It began with a photoshoot in 1995. Over the next 25 years photographer Chris Nash documented the work of Richard Alston and his dance company, creating a unique visual identity for the now no more ensemble.
Conceived by Nash, Alston Nash records and celebrates the pair’s association. The beautifully produced, 108-page book of 50 photographs chosen by the photographer, choreographer and Martin Lawrance (who moved from dancer to rehearsal director to associate choreographer with the company), will grace any dance lover’s bookshelf.
The images range from that first experimental photoshoot to iconic pictures that are bound to bring back memories. Each is accompanied by a conversation between Alston and Nash. Full of anecdotes and memories, they set out some of the creative thoughts behind the photographs, but also offer insights into the pair’s relationship and thinking about their art forms.
Many of the photographs exude freedom and playfulness. Look at any one of them and you can sense the movement. They have superb clarity too. Detail is everywhere.
With no set to get in the way, the photos invariably feature just the dancers and the space. At one point, Nash explains how he always thinks of the ‘negative space’, by which he means the space described by the absence of the figure; the space around and between the dancers who are the subject of the picture. It’s much the same with choreography. You cannot divorce movement from the space it is in; and where stillness, the equivalent of the space around the figures in photographs, is just as important as the photographs themselves.
And let’s not forget the light. Turning the pages, you can’t help but note how often Nash catches the light glinting off the dancers, their hair in particular, which adds greatly to the energy of the scenes.
Anyone familiar with Alston and his company will likely find their favourite work here. Certainly, they will find favourite photographs. In no particular order, mine include a super shot of Monique Jonas, Elly Braund, Melissa Braithwaite and Ellen Yilma in Brahms Hungarian (2018) that just emphasises the joy of movement.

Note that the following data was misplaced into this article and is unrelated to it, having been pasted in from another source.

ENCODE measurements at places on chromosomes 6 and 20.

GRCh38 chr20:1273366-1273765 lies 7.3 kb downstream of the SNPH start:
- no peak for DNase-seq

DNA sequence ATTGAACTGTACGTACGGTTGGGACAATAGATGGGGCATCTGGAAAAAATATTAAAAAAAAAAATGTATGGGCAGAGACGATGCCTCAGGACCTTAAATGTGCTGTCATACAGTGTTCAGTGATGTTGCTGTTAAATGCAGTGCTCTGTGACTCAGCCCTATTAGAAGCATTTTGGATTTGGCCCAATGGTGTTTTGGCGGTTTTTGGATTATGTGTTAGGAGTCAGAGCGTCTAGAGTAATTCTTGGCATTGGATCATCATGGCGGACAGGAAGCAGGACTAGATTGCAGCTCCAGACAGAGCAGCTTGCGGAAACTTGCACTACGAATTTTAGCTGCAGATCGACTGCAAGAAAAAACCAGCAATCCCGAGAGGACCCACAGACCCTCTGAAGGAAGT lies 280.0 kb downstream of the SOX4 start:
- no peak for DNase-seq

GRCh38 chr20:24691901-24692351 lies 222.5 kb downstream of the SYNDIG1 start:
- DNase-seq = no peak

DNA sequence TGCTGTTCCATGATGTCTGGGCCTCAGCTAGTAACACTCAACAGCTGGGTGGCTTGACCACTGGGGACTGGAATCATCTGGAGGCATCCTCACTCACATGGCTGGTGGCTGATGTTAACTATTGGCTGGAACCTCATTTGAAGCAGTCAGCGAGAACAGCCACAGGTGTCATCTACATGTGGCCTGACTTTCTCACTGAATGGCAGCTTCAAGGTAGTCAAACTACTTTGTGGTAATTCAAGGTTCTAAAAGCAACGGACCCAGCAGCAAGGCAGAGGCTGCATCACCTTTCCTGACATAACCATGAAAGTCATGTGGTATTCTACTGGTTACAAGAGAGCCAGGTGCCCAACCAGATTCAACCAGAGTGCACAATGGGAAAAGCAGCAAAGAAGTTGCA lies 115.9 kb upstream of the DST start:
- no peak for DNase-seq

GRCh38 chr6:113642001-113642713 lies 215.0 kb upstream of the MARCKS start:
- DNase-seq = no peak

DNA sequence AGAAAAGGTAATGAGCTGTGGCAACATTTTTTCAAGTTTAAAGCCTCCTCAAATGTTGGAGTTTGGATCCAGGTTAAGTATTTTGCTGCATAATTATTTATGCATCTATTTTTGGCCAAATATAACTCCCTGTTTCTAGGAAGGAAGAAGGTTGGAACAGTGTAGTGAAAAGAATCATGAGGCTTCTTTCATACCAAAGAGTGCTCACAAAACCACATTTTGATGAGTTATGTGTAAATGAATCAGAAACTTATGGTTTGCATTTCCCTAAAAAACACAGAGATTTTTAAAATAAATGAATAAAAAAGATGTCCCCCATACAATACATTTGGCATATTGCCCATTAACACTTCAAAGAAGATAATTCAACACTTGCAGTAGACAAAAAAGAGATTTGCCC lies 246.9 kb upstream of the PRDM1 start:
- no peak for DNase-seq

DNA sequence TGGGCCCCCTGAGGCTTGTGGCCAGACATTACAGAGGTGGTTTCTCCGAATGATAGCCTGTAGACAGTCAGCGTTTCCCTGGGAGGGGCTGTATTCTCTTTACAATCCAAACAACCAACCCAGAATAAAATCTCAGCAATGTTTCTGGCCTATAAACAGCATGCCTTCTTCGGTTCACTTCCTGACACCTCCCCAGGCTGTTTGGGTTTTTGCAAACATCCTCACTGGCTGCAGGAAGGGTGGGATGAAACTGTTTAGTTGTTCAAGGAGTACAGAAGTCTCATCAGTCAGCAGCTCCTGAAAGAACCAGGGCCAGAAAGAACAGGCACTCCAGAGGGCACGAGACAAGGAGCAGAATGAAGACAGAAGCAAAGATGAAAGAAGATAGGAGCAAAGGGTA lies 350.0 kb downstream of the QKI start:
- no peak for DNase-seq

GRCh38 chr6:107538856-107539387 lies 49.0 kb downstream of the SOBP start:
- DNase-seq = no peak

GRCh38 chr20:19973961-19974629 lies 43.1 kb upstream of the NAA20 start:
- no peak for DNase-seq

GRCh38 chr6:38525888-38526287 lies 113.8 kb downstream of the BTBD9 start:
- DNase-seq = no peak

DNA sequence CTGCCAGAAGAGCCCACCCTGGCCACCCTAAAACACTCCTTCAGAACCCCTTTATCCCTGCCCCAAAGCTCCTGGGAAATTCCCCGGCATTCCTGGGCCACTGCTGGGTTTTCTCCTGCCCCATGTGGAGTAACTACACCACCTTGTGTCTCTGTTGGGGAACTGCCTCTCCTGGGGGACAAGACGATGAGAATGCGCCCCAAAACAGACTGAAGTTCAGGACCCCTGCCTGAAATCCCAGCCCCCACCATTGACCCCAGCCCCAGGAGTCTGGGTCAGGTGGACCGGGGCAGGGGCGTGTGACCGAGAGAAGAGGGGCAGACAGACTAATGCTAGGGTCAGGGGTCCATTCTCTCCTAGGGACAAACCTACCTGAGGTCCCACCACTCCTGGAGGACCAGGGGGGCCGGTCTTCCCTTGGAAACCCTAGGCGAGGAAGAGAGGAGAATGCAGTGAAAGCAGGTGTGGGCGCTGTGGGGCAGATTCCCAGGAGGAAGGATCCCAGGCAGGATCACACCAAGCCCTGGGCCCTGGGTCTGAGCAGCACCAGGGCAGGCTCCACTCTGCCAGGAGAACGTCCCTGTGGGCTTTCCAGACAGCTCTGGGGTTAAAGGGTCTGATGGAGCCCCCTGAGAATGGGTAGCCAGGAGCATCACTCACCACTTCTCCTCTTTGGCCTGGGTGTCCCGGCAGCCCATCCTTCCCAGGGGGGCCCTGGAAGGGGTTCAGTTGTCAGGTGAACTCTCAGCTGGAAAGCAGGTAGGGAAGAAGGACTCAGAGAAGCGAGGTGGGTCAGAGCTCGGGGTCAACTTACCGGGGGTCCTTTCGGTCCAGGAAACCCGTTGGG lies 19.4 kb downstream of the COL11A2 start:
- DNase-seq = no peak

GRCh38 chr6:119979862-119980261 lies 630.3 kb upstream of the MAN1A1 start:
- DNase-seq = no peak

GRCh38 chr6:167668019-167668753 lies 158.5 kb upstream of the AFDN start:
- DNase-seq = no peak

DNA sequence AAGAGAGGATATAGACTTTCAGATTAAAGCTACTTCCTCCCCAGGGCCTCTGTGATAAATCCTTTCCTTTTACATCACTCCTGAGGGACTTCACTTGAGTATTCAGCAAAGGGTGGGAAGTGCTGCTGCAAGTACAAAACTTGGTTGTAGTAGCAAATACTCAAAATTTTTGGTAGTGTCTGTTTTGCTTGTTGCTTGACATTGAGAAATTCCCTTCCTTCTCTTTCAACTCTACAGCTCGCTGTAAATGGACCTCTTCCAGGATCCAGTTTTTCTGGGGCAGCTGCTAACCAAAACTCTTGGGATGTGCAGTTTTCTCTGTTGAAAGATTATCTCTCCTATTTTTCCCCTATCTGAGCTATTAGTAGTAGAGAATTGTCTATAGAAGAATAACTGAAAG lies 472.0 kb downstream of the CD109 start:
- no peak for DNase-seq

Then there’s Angela Towler, Christopher Tudor and Jason Piper reaching up as they seemingly fly in Red Run (1998); an image that was also used for posters for the first International Festival of Contemporary Dance in Moscow. I love the swirl of light around Towler that emphasises the movement of her dress while the men are in near-silhouette.
For depth and a picture that seems to reach into the soul, there’s no beating the intensity of a close-up of Henri Oguike and Martin Lawrance in Rumours, Visions (1996) that almost has the quality of an Old Master.
If you want colour and sparky energy, it’s hard to beat the electric blue of Lawrance and Sonja Peedo in Shimmer (2004).
Finally, I just love the picture of Elly Braund and Nicholas Bodych in Overdrive (2003). It has beautiful depth, her a little upstage, bent forwards, him reaching up and back in front, framing her with his arm. But again, it’s the way Nash works with the light that makes such a difference.
Alston’s company has gone, but as Judith Mackrell quite rightly observes in her introduction, this may be a book of memories but it is not a book of mourning. Rather, it’s a celebration; a super record of Alston, his company, his work and his passion for dance. It’s not the end either, as he plans to be out there, making new work, continuing to thrill and enthral audiences.
Paperback: 108 pages
Publisher: Fiat Lux
Publication date: October 20, 2020
Dimensions: 225 x 280 x 10 mm
Cover price: £30.00
Available from www.chrisnashphoto.com (from where it can now be ordered), and shortly from Amazon.